Flight diversion allowance;

Hazard pay;

Dead-head allowance.

Cabin attendants also cannot claim that they are overworked. They are entitled to enviable rest periods under their Collective Bargaining Agreement (CBA):

One rest day in Manila before a long-haul flight;

One-and-a-half rest day in an outlying station after a long-haul flight;

Days off equivalent to half the number of days away from Manila;

One extra day off after enjoying several days of vacation before reporting for duty;

The cabin crews are entitled to rest periods during a 13-hour flight (for example, a B747 aircraft on a trans-Pacific flight). After serving meals, when the passengers are asleep, the cabin crew can also rest. But even while resting, they earn productivity pay. Whether or not the flight is full, they still get the completed package of allowances;

Under the rules of the Civil Aviation Authority of the Philippines, flight attendants can be assigned only 100 flying hours a month, but actual work rendered averages only 65 hours;

PAL does not discriminate against pregnant flight attendants. Preventing them from flying is for the safety of mother and child. Many cabin attendants delay revealing that they are pregnant. PAL extends the standard maternity benefits provided by law, even advancing P30,000 of their SSS benefits to cover expenses. Any earned vacation leaves may be used before applying the pregnancy and maternity leaves. Seniority is not lost during pregnancy. Beyond these, the pregnant cabin attendant is no longer entitled to any pay (no work, no pay) just like any ground staff member.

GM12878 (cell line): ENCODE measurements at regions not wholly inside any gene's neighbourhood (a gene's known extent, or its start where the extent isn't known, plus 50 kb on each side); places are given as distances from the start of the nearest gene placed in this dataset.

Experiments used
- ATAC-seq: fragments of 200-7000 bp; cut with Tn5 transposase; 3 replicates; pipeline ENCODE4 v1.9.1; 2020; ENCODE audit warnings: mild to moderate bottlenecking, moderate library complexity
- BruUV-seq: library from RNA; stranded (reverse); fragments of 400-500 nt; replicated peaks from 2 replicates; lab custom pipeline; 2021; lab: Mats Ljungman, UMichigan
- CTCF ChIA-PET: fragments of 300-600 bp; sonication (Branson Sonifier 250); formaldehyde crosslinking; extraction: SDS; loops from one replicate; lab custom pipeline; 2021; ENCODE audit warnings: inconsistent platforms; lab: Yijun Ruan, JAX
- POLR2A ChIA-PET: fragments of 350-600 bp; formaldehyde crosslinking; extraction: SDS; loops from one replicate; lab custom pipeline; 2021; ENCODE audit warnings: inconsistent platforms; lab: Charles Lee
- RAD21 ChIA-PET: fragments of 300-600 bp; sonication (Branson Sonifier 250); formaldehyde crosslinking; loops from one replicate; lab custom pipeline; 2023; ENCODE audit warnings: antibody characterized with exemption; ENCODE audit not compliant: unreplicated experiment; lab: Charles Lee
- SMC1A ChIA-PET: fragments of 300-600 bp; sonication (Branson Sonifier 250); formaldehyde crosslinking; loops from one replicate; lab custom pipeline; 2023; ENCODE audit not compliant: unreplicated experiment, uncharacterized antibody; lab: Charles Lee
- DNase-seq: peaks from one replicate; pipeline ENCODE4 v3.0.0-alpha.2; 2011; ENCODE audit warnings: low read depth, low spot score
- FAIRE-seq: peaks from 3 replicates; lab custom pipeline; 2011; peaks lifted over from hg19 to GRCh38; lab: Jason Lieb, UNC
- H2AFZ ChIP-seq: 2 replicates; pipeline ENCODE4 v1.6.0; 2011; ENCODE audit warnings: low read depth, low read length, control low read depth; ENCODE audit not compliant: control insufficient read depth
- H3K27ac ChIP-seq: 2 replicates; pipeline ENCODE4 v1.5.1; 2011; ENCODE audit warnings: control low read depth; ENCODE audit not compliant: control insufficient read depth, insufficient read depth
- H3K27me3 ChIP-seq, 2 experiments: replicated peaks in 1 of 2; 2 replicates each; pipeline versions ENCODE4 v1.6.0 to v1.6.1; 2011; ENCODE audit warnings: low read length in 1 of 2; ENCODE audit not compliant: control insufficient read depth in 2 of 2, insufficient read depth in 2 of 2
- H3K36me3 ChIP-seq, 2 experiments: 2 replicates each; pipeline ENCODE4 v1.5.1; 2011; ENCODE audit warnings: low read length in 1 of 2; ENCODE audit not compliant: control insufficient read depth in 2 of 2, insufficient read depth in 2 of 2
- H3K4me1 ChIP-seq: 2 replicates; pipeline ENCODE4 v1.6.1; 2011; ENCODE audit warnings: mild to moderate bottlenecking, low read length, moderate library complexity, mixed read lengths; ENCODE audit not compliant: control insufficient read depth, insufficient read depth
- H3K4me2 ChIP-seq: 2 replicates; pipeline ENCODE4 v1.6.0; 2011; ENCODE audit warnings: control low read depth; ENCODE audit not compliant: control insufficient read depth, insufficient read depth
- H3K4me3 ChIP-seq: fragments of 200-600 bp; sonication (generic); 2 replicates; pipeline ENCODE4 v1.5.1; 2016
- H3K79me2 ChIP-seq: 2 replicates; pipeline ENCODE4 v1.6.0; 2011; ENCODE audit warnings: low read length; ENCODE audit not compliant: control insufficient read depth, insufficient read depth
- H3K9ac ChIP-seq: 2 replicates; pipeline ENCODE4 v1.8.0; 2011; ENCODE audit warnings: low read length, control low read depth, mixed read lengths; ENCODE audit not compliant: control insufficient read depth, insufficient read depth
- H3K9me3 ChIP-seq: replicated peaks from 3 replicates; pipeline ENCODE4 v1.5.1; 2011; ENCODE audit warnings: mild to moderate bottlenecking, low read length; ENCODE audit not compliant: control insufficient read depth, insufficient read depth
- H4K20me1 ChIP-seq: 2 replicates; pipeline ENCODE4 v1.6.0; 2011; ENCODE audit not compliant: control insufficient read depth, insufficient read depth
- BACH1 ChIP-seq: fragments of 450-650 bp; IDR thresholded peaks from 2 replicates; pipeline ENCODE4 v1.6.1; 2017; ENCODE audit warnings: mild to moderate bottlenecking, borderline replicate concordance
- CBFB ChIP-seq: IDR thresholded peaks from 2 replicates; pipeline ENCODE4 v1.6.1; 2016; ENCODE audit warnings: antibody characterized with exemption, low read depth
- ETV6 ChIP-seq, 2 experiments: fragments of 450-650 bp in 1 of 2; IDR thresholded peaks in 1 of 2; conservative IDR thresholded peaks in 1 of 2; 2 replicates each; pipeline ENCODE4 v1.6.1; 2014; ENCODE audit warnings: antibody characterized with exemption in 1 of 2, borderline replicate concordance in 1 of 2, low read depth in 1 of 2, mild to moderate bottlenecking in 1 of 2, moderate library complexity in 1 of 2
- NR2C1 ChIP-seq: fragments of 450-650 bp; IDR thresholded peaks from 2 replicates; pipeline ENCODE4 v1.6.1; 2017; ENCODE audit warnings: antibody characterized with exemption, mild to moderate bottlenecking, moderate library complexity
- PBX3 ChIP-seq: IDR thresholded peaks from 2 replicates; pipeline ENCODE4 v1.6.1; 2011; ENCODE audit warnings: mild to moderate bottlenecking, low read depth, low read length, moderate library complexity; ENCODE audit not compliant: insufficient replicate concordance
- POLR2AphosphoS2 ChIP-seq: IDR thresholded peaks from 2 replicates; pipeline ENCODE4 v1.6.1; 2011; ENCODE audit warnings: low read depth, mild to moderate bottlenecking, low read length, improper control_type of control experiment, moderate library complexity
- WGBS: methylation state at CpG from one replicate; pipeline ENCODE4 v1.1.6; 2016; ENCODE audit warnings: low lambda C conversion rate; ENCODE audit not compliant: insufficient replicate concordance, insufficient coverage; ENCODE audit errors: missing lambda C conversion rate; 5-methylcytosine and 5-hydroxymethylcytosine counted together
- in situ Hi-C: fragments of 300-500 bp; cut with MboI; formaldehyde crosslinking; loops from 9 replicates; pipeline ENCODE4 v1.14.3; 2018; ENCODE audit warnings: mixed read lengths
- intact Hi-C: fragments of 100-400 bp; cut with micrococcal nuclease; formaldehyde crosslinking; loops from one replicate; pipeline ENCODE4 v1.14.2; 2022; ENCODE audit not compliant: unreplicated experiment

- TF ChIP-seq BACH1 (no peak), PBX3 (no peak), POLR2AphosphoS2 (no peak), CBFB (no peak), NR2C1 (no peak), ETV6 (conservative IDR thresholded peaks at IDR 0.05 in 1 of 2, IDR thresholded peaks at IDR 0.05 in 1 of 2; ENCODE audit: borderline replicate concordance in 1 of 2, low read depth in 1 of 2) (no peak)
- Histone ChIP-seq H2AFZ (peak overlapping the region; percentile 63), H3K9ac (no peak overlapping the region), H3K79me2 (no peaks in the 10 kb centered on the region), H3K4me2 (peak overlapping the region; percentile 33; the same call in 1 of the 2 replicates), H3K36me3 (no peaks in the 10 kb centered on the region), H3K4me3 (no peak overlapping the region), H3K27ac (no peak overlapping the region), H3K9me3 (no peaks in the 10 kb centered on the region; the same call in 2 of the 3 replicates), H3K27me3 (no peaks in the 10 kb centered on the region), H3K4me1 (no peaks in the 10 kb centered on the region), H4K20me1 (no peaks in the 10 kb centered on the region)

From April 2009 to March 2010, a total of 65 cabin attendants went on maternity leave (or roughly one pregnancy every six days). Almost all of them returned to work again despite allegations of unfair work rules or discriminatory practices.

As for the regular pay, the cabin crews? pay (which is all-inclusive because of the peculiarity of their job), the domestic cabin attendant gets on the average around P40,000 a month, while an international cabin attendant gets P60,000 a month. The flight purser gets P80,000 monthly.

As for the retirement policy, the 40-year retirement age is part of the PAL-FASAP CBA signed in 2001. FASAP was not forced to sign the CBA and yet, nine years later, FASAP insists the provision is discriminatory.

PAL management said it is willing to discuss the retirement age provision in the next CBA negotiation for 2010 to 2015.

Additionally, management said major airlines in the region have similar young retirement ages for their cabin crews. PAL has to compete with these carriers that put a high premium on image, especially on frontliners like the cabin crew, management said.

PAL seeks the riding public?s understanding, hoping FASAP will return to the negotiating table and not cause undue public alarm with their threat of a strike.